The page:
Climate change ranked as the number 13 risk faced by UK firms, with just 11% identifying it and extreme weather as one of their top five concerns
British businesses have loosened their grip on the climate emergency as they continue to battle the Covid-19 crisis, with many employers stating that their business is not exposed to any risks as a result of climate change, according to Aviva’s Risk Insights Report.
Commissioned by Aviva with YouGov, the research charts the top concerns on the minds of British employers, with Covid-19, Brexit, and business and supply chain interruption dominating the top three spots.
Climate change ranked as the number 13 risk faced by businesses, with just 11% identifying it and extreme weather events as one of their top five concerns.
While 89% of businesses believe they are resilient to business risks, less than half (47%) of all businesses said they regularly undertake health and safety risk assessments, fire risk assessments (33%) or business continuity planning (28%).
This is especially concerning, given that some assessments are required by law (eg health and safety, fire). Small businesses in particular are struggling to prepare: 42% of small businesses said they have not carried out any of the main risk management activities in the past 12 months.
Operating in the midst of a global pandemic has presented businesses with an ongoing series of challenges of a breadth and depth previously unknown. Looking to the future, 69% of businesses said the long-term impact of Covid-19 on their business will be negative. For 39% of businesses, lower growth is expected as a result. So it is not surprising that businesses said they are more “worried” about the impact of Covid-19 than any other risk in the research.
Business leaders were more than twice as likely to say that the impact of Brexit on their business has been negative rather than positive.
This outlook reflects the risks businesses face from legislative and regulatory changes, which was the second largest risk business leaders said they are exposed to, after public health events.
Businesses say they face a wide range of risks during a potentially bumpy period as the UK seeks to develop new trading relationships outside the EU. For example, supply chains that previously relied on the free movement of goods and services across the EU have had to be reviewed and revised.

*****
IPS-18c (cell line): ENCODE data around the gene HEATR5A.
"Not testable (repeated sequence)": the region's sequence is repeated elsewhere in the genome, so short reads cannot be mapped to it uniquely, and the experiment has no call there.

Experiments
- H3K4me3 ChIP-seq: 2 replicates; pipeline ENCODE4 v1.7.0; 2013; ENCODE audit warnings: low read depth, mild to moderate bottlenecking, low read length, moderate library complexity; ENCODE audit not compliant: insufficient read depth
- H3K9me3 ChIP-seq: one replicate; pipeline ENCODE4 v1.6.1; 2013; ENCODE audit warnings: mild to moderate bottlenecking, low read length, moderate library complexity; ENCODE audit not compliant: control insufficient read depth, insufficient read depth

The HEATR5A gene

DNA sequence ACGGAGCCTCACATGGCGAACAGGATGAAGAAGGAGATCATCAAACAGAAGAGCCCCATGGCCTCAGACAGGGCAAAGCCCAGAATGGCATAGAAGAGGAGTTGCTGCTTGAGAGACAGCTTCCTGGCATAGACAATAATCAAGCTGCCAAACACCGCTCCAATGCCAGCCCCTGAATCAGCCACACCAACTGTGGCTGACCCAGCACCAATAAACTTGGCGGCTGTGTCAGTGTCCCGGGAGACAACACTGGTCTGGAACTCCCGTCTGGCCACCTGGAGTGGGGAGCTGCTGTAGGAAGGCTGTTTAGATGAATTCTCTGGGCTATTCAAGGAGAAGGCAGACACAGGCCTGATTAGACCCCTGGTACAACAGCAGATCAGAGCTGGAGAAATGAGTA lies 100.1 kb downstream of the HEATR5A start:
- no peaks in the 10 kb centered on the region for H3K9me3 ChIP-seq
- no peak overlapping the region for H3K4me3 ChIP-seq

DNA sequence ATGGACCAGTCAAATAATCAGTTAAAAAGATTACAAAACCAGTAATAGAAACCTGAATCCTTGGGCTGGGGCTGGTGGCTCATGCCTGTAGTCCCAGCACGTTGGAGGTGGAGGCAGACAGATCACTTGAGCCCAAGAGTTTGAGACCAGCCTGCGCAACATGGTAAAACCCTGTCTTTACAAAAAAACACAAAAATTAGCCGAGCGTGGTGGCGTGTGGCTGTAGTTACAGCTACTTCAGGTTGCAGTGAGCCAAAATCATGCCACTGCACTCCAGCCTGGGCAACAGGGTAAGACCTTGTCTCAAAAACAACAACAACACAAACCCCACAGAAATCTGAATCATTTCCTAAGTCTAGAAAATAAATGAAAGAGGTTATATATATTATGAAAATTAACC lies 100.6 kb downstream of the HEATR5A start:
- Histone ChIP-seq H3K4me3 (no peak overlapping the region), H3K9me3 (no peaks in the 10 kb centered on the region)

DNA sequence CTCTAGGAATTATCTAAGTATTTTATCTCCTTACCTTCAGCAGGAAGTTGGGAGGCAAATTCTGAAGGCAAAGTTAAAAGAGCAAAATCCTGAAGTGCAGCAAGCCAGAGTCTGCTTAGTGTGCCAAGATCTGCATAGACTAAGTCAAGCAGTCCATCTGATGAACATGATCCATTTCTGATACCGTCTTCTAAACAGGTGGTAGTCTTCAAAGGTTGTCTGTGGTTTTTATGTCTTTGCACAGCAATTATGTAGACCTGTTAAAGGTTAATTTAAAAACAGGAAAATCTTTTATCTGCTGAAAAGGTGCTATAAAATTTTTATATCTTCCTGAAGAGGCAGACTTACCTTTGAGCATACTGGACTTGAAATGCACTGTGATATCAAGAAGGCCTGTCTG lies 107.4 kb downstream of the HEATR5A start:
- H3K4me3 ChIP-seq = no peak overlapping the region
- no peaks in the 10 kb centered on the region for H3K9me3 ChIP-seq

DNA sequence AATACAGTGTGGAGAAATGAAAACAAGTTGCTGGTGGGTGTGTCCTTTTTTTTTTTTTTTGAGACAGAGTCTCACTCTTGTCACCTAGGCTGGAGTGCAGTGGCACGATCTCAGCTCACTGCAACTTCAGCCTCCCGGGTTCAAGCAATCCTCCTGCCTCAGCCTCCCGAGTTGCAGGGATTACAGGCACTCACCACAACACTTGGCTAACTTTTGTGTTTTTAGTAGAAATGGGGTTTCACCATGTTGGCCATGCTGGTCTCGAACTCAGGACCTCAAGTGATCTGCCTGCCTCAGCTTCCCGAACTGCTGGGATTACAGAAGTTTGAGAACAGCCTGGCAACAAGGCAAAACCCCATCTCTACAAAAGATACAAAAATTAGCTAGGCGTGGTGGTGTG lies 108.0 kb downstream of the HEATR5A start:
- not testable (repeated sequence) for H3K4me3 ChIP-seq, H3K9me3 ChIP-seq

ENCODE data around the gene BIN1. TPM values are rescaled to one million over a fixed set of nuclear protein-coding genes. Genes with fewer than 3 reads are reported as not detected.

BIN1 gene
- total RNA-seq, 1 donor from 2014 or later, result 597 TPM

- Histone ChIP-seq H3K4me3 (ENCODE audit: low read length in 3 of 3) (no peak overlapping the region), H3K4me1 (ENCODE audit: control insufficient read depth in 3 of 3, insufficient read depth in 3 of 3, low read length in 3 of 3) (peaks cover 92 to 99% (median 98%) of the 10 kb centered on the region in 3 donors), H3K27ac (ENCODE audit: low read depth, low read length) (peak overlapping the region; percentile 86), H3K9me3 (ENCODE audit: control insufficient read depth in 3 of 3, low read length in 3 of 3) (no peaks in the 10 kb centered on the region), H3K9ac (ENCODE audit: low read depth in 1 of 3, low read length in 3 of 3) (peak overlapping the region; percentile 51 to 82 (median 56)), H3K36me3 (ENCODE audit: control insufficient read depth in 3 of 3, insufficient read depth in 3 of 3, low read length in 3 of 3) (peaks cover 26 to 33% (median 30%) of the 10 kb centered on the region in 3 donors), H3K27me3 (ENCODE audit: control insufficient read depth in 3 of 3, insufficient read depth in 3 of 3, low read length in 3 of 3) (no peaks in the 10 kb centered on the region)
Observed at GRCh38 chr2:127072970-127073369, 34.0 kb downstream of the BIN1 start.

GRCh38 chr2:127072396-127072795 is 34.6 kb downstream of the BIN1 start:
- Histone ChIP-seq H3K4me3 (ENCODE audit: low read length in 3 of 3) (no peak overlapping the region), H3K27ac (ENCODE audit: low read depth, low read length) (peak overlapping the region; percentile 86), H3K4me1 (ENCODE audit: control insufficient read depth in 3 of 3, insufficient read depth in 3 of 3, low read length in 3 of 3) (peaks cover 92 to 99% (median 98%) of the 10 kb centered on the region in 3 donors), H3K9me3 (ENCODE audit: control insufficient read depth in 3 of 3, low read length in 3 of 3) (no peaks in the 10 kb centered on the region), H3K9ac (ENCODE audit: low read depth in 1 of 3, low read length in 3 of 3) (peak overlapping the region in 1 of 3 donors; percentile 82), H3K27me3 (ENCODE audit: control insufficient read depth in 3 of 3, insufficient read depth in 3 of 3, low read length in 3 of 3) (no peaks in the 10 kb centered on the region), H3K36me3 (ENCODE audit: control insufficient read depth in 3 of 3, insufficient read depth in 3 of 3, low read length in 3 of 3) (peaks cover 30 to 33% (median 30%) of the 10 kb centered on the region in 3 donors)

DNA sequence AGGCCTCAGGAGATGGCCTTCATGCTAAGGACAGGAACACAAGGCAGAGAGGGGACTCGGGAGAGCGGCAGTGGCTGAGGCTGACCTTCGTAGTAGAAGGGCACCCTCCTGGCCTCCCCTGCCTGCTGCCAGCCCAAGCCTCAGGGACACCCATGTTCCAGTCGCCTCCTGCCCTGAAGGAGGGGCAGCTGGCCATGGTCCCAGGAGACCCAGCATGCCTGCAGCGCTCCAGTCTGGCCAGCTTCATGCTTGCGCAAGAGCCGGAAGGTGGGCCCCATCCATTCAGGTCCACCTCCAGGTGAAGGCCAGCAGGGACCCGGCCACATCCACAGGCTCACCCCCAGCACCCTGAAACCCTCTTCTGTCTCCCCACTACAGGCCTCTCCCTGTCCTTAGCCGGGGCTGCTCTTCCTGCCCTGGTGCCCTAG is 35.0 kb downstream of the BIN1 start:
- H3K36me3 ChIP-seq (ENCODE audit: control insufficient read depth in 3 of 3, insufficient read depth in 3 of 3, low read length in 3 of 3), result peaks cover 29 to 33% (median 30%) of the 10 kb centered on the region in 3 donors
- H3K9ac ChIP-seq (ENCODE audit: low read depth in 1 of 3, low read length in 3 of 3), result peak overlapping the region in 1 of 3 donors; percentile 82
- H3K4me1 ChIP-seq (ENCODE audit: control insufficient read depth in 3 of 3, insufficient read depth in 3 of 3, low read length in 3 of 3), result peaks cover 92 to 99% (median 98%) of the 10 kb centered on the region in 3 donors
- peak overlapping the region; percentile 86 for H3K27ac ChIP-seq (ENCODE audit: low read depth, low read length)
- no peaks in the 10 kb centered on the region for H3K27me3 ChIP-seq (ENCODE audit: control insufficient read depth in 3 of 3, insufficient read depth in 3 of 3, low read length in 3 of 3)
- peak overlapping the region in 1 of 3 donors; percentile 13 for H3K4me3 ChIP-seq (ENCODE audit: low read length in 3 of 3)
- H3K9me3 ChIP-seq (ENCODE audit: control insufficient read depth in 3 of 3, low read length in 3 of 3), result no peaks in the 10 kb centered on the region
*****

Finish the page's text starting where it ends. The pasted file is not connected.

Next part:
Only 11% of businesses ranked climate change and extreme weather events as one of their top five risks. While current risks facing British businesses are pressing, they should not be the only risk management and prevention considerations taken by businesses.
More than one-in-three (36%) businesses said they were not exposed to any risks as a result of climate change. Businesses cannot ignore the very real risks associated with climate change and climate-related extreme weather events.
Those businesses that did recognise climate-related risks said they are most exposed to economic and market risks (29%) as a result of the climate emergency, followed by regulatory and legal changes (24%) and operational disruption (21%).
In response to the challenges of operating in the midst of a pandemic, nearly half (48%) of businesses said they increased their digital adoption of technology. They did so largely to reduce their cost base (28%) and diversify their operations (27%).
However, the migration online also poses a significant and growing risk, with more than one-in-four businesses (27%) – and one-in-three large corporates (36%) – listing the risk of cyber attacks as a top risk faced by their business.
The impact of a cyber attack can be crippling: 44% of businesses said they would face operational disruption in the event of a cyber attack; 42% said loss of data; and one-in-three said loss of customer confidence (33%), financial impact (33%) and loss of reputation (32%) would all stem from a cyber attack.
However, 20% of business leaders said they did not think they were exposed to any cyber risks, highlighting the need for greater awareness of cyber risks.
Nick Major, interim managing director, Commercial Insurance, Aviva, said, “Businesses have had to deal with a tremendous amount of uncertainty in the past year, and the agility and determination they have shown in response to the challenges they have faced has been extraordinary.
“The pandemic has underscored how increasingly interconnected and complex the risk landscape is; the importance of a strategic, proactive programme of risk management and prevention has never been clearer.
“Looking ahead, the challenge for businesses will be to juggle a multitude of pressing risk management priorities: managing the uncertainty of operating in a current pandemic, knock-on risks such as supply chain disruption, emerging risks such as cyber, while not forgetting fire and flood, and the evolving threat of climate change, which in the long-term pose some of the most disastrous risks to business. The ability to manage the immediate threat, but retain an eye on the evolving and longer-term risks is going to be critical for business.
“The explosion of homeworking and the move online through successive lockdowns has created an opportunity for cyber criminals; as our dependency on technology grows, so too must our emphasis on the prevention and protection from the increasing threat of cyber attacks. Cyber is now one of the biggest risks businesses face.
“British businesses are strong and resilient, and will emerge from the challenges of the current pandemic and Brexit. But evolving risks such as cyber and climate change remain the most significant long-term threats, not just for business, but for society. Failure to address the climate emergency now jeopardises our collective future, and UK businesses have a responsibility to act today to ensure a better tomorrow.”